Al menos 19 muertos y 800 heridos en cinco días de disturbios en Colombia #AFP ➡
The demonstrations over a proposed tax overhaul tied to the pandemic have morphed into a national outcry over rising poverty, unemployment and inequality.
BOGOTÁ, Colombia — The dead include a ninth grader who went out to protest with his brother; an artist shot in the head as cameras rolled; and a teenager whose mother’s anguished cries of grief — “son, I want to be with you!” — have been shared thousands of times online.
At least 19 people were killed and hundreds more injured during days of protests across Colombia, in which tens of thousands of people have taken to the streets to demonstrate against a tax overhaul meant to fill a pandemic-related fiscal hole.
On Sunday, President Iván Duque announced that he would withdraw the current proposal, and instead seek a new plan, this time borne out of consensus. “The reform is not a whim,” he said. “The reform is a necessity.”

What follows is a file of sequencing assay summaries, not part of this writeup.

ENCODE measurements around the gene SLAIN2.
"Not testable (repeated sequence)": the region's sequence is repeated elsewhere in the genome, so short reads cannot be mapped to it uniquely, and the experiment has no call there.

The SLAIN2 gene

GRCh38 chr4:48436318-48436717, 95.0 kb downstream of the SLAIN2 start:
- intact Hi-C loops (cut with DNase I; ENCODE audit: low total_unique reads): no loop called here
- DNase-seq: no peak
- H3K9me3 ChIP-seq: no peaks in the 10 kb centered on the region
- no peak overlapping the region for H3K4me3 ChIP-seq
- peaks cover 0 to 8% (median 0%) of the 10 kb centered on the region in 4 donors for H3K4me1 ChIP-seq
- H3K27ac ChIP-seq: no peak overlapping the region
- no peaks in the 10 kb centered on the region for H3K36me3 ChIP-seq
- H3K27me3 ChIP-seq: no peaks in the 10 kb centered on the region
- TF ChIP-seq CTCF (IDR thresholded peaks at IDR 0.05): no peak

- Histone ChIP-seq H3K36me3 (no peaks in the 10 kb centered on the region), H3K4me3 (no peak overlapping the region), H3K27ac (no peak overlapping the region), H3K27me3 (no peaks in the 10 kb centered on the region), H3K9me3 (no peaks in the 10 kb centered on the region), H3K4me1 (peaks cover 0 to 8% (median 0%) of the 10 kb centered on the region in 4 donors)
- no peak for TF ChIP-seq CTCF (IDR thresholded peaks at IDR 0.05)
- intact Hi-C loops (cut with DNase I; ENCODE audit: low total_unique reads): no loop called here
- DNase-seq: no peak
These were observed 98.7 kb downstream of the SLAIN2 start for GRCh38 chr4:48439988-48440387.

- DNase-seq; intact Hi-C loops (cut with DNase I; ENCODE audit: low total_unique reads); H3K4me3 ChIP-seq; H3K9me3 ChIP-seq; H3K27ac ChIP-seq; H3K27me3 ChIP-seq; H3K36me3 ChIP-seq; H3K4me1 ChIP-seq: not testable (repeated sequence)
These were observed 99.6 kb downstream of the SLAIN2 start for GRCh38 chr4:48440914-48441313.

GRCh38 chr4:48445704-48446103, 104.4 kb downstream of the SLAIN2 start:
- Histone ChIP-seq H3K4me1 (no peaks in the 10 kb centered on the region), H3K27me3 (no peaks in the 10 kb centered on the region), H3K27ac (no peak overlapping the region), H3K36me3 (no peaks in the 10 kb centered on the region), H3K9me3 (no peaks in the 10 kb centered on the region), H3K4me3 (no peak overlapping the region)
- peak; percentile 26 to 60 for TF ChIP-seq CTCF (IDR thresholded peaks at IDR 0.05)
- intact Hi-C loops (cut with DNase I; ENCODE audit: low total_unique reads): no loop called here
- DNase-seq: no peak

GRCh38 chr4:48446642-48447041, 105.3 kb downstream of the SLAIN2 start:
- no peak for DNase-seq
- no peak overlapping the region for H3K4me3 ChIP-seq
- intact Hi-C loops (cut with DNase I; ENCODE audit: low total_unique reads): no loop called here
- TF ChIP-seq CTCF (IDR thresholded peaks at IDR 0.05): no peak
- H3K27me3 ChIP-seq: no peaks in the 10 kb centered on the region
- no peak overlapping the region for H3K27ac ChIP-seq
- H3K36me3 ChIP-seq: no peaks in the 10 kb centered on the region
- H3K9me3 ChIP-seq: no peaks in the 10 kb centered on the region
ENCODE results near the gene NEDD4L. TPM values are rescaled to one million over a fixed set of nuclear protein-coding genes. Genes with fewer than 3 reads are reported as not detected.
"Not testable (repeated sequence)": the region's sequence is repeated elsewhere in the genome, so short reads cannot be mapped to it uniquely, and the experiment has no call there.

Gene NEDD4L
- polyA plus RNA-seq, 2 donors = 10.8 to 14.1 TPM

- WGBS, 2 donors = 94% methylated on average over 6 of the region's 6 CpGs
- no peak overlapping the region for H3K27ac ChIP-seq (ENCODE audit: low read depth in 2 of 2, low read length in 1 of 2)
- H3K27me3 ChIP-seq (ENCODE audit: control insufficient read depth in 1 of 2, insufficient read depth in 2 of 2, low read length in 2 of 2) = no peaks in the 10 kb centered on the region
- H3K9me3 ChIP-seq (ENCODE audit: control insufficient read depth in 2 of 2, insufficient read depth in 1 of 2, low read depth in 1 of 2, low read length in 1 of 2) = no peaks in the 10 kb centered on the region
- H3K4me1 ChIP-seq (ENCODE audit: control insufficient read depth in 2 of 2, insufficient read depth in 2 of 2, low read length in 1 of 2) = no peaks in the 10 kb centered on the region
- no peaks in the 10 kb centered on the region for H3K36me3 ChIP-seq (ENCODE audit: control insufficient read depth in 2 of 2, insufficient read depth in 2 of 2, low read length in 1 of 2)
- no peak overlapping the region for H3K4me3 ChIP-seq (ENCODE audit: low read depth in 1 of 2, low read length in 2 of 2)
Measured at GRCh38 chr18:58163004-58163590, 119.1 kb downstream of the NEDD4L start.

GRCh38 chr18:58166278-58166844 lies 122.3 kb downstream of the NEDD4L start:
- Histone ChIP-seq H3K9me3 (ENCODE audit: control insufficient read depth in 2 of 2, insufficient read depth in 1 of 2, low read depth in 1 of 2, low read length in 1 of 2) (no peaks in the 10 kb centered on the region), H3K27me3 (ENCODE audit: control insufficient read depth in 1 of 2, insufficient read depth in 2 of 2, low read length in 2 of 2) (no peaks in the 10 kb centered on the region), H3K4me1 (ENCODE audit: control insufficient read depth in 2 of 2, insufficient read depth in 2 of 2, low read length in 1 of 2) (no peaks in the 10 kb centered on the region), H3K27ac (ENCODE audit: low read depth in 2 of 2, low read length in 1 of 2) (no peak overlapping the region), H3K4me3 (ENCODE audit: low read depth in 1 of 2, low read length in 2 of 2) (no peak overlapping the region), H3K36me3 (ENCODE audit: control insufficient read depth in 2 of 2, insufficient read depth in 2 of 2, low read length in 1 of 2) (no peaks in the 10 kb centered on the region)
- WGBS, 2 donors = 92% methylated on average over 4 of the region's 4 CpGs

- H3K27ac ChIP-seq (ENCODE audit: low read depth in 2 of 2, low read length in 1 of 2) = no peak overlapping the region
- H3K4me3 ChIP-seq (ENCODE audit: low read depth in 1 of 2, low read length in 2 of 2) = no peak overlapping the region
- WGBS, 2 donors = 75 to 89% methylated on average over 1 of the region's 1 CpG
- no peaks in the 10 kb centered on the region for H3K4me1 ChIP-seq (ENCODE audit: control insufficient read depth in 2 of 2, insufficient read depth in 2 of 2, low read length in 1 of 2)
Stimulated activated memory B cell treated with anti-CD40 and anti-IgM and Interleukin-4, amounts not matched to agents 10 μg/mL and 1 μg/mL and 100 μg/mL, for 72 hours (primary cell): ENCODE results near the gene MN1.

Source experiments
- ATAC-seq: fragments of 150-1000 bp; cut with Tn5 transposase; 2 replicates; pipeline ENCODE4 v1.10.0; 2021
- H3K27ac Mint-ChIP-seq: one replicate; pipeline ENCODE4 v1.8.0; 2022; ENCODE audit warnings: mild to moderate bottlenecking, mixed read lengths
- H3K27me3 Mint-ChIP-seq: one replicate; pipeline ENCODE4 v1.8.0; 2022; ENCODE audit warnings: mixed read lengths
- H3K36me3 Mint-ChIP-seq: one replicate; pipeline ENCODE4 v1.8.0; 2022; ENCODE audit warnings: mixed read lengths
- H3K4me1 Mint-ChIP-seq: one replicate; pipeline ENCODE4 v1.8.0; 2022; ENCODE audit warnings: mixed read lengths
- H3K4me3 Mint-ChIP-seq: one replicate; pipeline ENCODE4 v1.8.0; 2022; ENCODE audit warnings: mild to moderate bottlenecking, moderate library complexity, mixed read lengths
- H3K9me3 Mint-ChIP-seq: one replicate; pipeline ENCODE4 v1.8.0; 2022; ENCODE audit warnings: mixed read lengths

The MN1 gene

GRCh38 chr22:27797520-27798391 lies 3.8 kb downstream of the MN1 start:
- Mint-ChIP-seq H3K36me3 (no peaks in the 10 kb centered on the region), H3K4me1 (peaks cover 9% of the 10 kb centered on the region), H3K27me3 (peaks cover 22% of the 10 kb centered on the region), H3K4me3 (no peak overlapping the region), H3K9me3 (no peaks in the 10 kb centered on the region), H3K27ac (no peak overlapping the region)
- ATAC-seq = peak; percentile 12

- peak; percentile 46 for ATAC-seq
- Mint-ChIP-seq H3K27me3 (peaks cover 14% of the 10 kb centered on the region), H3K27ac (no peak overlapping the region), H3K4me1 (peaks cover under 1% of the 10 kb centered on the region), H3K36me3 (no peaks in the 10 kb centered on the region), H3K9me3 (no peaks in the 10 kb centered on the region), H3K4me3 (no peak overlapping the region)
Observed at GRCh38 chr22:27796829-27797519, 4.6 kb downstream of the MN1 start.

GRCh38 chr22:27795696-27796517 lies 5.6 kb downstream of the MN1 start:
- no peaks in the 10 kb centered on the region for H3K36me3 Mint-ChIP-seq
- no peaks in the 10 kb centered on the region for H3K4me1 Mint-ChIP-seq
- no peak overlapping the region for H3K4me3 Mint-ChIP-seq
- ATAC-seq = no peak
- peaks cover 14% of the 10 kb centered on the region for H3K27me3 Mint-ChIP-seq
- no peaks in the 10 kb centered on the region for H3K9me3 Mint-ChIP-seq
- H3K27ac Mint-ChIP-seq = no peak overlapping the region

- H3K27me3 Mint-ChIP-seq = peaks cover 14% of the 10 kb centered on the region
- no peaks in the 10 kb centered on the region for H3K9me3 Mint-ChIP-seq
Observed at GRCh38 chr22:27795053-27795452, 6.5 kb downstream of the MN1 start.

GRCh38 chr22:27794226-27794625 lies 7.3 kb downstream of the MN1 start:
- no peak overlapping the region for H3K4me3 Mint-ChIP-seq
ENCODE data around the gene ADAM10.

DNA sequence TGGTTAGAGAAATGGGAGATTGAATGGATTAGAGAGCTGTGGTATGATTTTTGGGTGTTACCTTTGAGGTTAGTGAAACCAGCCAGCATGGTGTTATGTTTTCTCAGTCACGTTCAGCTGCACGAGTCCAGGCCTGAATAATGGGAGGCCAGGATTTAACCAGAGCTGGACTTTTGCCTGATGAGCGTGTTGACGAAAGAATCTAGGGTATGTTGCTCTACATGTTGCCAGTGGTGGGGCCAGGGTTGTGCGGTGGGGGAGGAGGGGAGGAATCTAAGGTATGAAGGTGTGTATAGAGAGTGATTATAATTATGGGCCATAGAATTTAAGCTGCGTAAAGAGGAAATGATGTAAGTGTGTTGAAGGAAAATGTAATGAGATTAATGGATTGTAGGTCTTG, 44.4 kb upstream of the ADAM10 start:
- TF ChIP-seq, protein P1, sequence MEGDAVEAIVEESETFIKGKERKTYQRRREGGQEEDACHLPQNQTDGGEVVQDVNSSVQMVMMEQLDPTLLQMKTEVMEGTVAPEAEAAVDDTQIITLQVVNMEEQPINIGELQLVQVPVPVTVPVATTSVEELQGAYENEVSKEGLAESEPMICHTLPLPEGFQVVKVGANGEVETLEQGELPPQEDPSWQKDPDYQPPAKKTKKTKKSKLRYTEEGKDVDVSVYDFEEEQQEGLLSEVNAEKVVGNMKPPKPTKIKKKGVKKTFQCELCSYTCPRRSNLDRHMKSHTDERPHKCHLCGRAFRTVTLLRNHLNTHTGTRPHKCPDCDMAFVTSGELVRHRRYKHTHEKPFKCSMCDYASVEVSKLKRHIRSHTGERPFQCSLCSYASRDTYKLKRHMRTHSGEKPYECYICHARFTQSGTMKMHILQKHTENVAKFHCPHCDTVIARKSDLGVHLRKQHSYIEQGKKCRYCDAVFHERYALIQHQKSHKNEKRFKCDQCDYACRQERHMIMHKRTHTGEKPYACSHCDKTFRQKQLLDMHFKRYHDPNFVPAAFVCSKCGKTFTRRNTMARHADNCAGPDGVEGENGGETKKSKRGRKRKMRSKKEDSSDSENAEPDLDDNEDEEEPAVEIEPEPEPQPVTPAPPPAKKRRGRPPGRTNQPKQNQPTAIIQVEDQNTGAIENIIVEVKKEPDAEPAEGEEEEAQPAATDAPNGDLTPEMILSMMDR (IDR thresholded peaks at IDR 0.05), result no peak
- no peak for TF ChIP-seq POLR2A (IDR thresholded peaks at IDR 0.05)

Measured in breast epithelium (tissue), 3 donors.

But the decisions have done little to quell public anger, and the protests have morphed into a national outcry over rising poverty, unemployment and inequality set off by the arrival of the coronavirus last year.
Latin America, and South America in particular, has been especially pummeled by the virus, and many countries in the region face dire fiscal conditions if reforms are not made.
Mr. Duque was among the first to try to address his country’s economic problems, and the public response here does not bode well for other regional leaders, said Sergio Guzmán, the director of Colombia Risk Analysis, a consultancy.
The protests have continued, in part, because of anger over what several human rights groups have called a heavy-handed state response in trying to control them.
Several instances of police abuse have been captured on video in recent days, including one in which a young protester is seen kicking a police officer on a motorbike. The video shows the officer respond by shooting at the protester as he runs away.
The protester was Marcelo Agredo, 17, the ninth grader who went out to march with his brother. He died soon after, according to his father, Armando Agredo. The death was confirmed by the country’s ombudsman, a government agency that investigates human rights violations.